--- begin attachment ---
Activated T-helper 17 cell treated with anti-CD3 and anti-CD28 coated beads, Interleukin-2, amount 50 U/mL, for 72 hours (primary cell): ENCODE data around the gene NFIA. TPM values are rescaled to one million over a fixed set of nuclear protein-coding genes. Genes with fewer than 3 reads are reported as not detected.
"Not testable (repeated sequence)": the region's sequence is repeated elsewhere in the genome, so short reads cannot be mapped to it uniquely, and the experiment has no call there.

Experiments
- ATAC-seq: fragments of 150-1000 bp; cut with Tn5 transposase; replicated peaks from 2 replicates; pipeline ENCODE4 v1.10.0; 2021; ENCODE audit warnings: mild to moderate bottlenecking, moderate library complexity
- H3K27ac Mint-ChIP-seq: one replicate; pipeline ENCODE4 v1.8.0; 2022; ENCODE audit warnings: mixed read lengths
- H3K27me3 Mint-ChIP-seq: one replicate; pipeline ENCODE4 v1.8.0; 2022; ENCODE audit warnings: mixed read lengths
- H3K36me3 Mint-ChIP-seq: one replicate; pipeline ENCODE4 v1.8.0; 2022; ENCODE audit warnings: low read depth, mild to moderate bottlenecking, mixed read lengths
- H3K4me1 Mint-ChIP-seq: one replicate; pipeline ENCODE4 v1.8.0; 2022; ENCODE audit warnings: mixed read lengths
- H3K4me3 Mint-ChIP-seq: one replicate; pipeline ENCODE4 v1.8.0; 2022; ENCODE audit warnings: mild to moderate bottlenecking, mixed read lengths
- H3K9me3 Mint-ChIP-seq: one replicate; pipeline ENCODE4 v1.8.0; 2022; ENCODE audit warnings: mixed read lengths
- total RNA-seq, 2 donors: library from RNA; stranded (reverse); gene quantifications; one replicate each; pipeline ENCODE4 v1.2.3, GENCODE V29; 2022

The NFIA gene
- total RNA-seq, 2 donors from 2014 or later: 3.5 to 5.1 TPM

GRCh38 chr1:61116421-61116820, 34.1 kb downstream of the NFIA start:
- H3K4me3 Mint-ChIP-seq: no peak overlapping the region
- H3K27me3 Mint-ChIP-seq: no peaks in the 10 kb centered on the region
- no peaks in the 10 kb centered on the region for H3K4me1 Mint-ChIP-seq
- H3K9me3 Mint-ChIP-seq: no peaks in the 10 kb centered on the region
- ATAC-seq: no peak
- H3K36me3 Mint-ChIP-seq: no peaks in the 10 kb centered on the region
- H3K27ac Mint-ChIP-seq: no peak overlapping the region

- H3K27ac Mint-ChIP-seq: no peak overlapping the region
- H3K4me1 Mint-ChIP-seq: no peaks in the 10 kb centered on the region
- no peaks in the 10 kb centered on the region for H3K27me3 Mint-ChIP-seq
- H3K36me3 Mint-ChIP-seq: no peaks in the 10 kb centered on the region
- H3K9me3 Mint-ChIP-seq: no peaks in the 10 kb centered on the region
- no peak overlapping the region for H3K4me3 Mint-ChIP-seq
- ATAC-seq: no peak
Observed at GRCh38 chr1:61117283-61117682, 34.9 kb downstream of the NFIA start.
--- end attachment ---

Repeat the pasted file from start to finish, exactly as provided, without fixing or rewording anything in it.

Activated T-helper 17 cell treated with anti-CD3 and anti-CD28 coated beads, Interleukin-2, amount 50 U/mL, for 72 hours (primary cell): ENCODE data around the gene NFIA. TPM values are rescaled to one million over a fixed set of nuclear protein-coding genes. Genes with fewer than 3 reads are reported as not detected.
"Not testable (repeated sequence)": the region's sequence is repeated elsewhere in the genome, so short reads cannot be mapped to it uniquely, and the experiment has no call there.

Experiments
- ATAC-seq: fragments of 150-1000 bp; cut with Tn5 transposase; replicated peaks from 2 replicates; pipeline ENCODE4 v1.10.0; 2021; ENCODE audit warnings: mild to moderate bottlenecking, moderate library complexity
- H3K27ac Mint-ChIP-seq: one replicate; pipeline ENCODE4 v1.8.0; 2022; ENCODE audit warnings: mixed read lengths
- H3K27me3 Mint-ChIP-seq: one replicate; pipeline ENCODE4 v1.8.0; 2022; ENCODE audit warnings: mixed read lengths
- H3K36me3 Mint-ChIP-seq: one replicate; pipeline ENCODE4 v1.8.0; 2022; ENCODE audit warnings: low read depth, mild to moderate bottlenecking, mixed read lengths
- H3K4me1 Mint-ChIP-seq: one replicate; pipeline ENCODE4 v1.8.0; 2022; ENCODE audit warnings: mixed read lengths
- H3K4me3 Mint-ChIP-seq: one replicate; pipeline ENCODE4 v1.8.0; 2022; ENCODE audit warnings: mild to moderate bottlenecking, mixed read lengths
- H3K9me3 Mint-ChIP-seq: one replicate; pipeline ENCODE4 v1.8.0; 2022; ENCODE audit warnings: mixed read lengths
- total RNA-seq, 2 donors: library from RNA; stranded (reverse); gene quantifications; one replicate each; pipeline ENCODE4 v1.2.3, GENCODE V29; 2022

The NFIA gene
- total RNA-seq, 2 donors from 2014 or later: 3.5 to 5.1 TPM

GRCh38 chr1:61116421-61116820, 34.1 kb downstream of the NFIA start:
- H3K4me3 Mint-ChIP-seq: no peak overlapping the region
- H3K27me3 Mint-ChIP-seq: no peaks in the 10 kb centered on the region
- no peaks in the 10 kb centered on the region for H3K4me1 Mint-ChIP-seq
- H3K9me3 Mint-ChIP-seq: no peaks in the 10 kb centered on the region
- ATAC-seq: no peak
- H3K36me3 Mint-ChIP-seq: no peaks in the 10 kb centered on the region
- H3K27ac Mint-ChIP-seq: no peak overlapping the region

- H3K27ac Mint-ChIP-seq: no peak overlapping the region
- H3K4me1 Mint-ChIP-seq: no peaks in the 10 kb centered on the region
- no peaks in the 10 kb centered on the region for H3K27me3 Mint-ChIP-seq
- H3K36me3 Mint-ChIP-seq: no peaks in the 10 kb centered on the region
- H3K9me3 Mint-ChIP-seq: no peaks in the 10 kb centered on the region
- no peak overlapping the region for H3K4me3 Mint-ChIP-seq
- ATAC-seq: no peak
Observed at GRCh38 chr1:61117283-61117682, 34.9 kb downstream of the NFIA start.